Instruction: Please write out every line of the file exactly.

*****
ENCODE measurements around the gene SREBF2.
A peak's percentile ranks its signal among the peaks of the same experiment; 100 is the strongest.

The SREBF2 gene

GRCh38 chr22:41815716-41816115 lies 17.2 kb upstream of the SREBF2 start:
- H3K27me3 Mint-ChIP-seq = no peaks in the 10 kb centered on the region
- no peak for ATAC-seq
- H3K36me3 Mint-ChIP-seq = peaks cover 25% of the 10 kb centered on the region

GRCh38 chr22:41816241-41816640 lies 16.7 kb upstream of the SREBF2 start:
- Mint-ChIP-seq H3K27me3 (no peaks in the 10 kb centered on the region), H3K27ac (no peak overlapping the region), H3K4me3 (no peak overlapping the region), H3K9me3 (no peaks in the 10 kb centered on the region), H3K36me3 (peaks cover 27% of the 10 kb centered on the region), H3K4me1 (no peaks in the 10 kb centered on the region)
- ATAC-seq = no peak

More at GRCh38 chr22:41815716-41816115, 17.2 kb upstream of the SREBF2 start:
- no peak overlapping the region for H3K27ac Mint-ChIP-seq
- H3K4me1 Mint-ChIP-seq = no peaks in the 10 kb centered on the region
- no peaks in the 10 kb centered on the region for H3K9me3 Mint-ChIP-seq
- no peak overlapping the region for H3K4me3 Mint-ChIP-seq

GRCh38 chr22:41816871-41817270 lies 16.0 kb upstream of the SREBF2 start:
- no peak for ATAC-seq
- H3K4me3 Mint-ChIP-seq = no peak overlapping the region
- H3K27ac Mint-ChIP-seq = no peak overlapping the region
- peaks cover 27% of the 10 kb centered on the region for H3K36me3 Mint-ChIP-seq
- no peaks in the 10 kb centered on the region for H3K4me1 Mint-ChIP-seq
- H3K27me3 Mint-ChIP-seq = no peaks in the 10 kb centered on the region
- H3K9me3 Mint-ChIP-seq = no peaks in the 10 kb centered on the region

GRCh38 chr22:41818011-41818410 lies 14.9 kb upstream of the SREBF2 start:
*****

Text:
ENCODE measurements around the gene SREBF2.
A peak's percentile ranks its signal among the peaks of the same experiment; 100 is the strongest.

The SREBF2 gene

GRCh38 chr22:41815716-41816115 lies 17.2 kb upstream of the SREBF2 start:
- H3K27me3 Mint-ChIP-seq = no peaks in the 10 kb centered on the region
- no peak for ATAC-seq
- H3K36me3 Mint-ChIP-seq = peaks cover 25% of the 10 kb centered on the region

GRCh38 chr22:41816241-41816640 lies 16.7 kb upstream of the SREBF2 start:
- Mint-ChIP-seq H3K27me3 (no peaks in the 10 kb centered on the region), H3K27ac (no peak overlapping the region), H3K4me3 (no peak overlapping the region), H3K9me3 (no peaks in the 10 kb centered on the region), H3K36me3 (peaks cover 27% of the 10 kb centered on the region), H3K4me1 (no peaks in the 10 kb centered on the region)
- ATAC-seq = no peak

More at GRCh38 chr22:41815716-41816115, 17.2 kb upstream of the SREBF2 start:
- no peak overlapping the region for H3K27ac Mint-ChIP-seq
- H3K4me1 Mint-ChIP-seq = no peaks in the 10 kb centered on the region
- no peaks in the 10 kb centered on the region for H3K9me3 Mint-ChIP-seq
- no peak overlapping the region for H3K4me3 Mint-ChIP-seq

GRCh38 chr22:41816871-41817270 lies 16.0 kb upstream of the SREBF2 start:
- no peak for ATAC-seq
- H3K4me3 Mint-ChIP-seq = no peak overlapping the region
- H3K27ac Mint-ChIP-seq = no peak overlapping the region
- peaks cover 27% of the 10 kb centered on the region for H3K36me3 Mint-ChIP-seq
- no peaks in the 10 kb centered on the region for H3K4me1 Mint-ChIP-seq
- H3K27me3 Mint-ChIP-seq = no peaks in the 10 kb centered on the region
- H3K9me3 Mint-ChIP-seq = no peaks in the 10 kb centered on the region

GRCh38 chr22:41818011-41818410 lies 14.9 kb upstream of the SREBF2 start: